How has the consumer response been to Never Settle Forever? You lowered the overall take-home game count but dramatically increased user choice.
“A few years ago we really upped our investment with game developers. I think you’ve seen the results of that in the last year with our Never Settle bundle game program. The response has been very positive. Just like all the promotions, we get a bump particularly at the beginning. The advantage is that gamers can choose what they want. It also gives us the ability to add to the bundle as time goes on. We just recently added Saints Row IV, for example.”
But the burning question among my readers is: Will you add Battlefield 4 to Never Settle Forever?
“What I will say is that we are the Battlefield 4 hardware partner for APUs, CPUs, and GPUs…”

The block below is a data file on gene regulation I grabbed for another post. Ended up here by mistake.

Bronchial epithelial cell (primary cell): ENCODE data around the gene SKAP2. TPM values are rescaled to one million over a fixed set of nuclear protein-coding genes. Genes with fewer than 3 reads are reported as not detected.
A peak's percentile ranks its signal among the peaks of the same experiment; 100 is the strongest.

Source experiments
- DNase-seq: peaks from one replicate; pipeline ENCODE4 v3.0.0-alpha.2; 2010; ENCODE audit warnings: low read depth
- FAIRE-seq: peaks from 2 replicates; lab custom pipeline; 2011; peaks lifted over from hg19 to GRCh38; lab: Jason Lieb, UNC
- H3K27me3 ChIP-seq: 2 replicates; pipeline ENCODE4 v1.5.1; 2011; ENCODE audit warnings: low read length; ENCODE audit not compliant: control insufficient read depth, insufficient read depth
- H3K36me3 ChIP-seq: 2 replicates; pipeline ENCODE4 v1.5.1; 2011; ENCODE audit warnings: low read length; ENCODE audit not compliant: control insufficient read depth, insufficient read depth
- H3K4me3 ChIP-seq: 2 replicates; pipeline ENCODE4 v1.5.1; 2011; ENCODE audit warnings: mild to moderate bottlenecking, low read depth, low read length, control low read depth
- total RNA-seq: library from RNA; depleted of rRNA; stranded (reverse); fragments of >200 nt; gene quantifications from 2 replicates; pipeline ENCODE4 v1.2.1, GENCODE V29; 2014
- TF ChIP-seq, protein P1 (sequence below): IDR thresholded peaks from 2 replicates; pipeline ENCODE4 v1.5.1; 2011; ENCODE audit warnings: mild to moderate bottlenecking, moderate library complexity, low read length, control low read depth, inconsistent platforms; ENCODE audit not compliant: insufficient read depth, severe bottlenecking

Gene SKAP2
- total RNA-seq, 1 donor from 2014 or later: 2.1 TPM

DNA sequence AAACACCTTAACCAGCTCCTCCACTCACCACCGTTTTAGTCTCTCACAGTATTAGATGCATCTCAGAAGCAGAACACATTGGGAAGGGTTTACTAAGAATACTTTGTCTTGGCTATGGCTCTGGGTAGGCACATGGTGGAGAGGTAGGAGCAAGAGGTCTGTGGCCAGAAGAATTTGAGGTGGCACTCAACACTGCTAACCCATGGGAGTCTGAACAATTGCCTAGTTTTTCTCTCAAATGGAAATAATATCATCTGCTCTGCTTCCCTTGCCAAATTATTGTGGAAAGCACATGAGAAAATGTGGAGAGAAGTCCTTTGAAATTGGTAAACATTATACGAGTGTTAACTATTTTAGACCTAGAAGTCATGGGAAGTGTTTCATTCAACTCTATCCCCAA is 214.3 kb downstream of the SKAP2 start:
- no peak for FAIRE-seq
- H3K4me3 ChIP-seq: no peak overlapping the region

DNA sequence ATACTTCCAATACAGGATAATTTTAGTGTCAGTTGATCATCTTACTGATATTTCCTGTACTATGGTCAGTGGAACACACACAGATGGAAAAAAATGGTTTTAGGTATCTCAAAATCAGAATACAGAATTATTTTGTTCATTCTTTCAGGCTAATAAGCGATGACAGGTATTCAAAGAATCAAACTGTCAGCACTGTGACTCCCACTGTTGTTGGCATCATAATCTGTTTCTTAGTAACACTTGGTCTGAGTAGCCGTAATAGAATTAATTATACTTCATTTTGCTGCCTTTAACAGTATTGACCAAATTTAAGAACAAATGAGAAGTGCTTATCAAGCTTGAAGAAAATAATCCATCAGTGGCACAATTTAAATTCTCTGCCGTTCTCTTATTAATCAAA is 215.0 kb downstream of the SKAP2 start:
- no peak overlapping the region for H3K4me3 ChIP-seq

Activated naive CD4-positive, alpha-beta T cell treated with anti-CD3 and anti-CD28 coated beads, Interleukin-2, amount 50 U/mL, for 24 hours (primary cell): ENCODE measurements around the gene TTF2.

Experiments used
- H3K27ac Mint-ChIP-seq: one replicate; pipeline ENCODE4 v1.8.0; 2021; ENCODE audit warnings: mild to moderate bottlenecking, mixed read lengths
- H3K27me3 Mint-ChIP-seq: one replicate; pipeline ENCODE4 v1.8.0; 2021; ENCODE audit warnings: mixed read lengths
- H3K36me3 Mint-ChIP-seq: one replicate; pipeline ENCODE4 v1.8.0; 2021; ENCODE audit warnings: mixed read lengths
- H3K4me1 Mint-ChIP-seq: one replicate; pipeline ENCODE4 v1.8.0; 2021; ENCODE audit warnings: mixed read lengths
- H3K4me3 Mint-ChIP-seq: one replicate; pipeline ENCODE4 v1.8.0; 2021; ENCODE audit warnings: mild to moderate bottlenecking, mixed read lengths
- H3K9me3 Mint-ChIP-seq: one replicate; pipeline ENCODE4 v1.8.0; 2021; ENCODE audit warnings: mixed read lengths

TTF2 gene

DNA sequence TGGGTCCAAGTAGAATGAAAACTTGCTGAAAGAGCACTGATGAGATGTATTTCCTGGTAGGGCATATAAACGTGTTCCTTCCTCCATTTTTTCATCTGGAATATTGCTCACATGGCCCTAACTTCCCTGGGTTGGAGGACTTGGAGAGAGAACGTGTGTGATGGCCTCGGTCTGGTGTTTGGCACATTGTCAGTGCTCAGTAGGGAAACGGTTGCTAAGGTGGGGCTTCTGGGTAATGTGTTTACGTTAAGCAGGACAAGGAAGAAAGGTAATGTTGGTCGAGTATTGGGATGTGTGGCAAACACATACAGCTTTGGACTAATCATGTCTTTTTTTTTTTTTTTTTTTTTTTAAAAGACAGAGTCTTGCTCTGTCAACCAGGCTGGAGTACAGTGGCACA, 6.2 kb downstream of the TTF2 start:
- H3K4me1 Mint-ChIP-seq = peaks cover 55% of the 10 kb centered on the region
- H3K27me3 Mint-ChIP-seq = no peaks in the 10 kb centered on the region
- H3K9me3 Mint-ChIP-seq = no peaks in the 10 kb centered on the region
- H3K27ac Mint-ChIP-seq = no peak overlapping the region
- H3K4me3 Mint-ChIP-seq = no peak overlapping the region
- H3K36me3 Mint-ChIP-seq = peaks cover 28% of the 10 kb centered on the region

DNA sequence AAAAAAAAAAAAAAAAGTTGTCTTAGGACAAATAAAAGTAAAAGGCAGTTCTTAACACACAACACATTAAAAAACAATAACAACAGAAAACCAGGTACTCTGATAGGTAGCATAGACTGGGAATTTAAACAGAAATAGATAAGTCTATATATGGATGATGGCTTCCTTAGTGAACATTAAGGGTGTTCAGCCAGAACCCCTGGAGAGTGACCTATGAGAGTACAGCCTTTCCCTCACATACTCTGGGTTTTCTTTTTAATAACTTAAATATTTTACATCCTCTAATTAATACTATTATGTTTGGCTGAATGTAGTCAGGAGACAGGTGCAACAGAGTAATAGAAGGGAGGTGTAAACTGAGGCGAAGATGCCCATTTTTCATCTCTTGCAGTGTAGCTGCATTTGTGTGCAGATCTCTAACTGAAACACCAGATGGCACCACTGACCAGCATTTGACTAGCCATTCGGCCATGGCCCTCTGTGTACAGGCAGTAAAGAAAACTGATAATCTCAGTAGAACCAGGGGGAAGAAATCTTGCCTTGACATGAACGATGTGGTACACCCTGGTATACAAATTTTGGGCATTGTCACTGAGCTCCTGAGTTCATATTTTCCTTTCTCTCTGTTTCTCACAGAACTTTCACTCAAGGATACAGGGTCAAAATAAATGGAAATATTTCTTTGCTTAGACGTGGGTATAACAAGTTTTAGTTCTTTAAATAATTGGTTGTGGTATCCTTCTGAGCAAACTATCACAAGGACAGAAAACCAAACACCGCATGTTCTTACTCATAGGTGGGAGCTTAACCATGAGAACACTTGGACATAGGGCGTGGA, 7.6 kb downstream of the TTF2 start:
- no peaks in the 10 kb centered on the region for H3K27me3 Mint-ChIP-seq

Will AMD push to increase participation with more game developers in setting up AMD optimized games, or do you feel you are in a good spot at the moment?
“We always want to be there when the best titles come out. Beyond optimizing, I think the other thing is to bring cool technologies and features to market with the game developers. I think our best example of that is TressFX. Bringing TressFX to the developers for Tomb Raider was a big deal, because we helped make that game look better. There are lots of game developers on staff at AMD who help these external game developers implement these technologies.
“We have a portfolio of effects that can be used in upcoming games. And when we work with developers, we extend this portfolio to them to help them realize the vision for their game. So it’s technical support, it’s bundling, and of course we’re also looking to expand our portfolio with developers.
“Working with the game engine developers is important also, because it leverages into multiple games as opposed to just one.”
What graphics optimizations in games do you see as important, but are not commonly implemented enough on the PC side?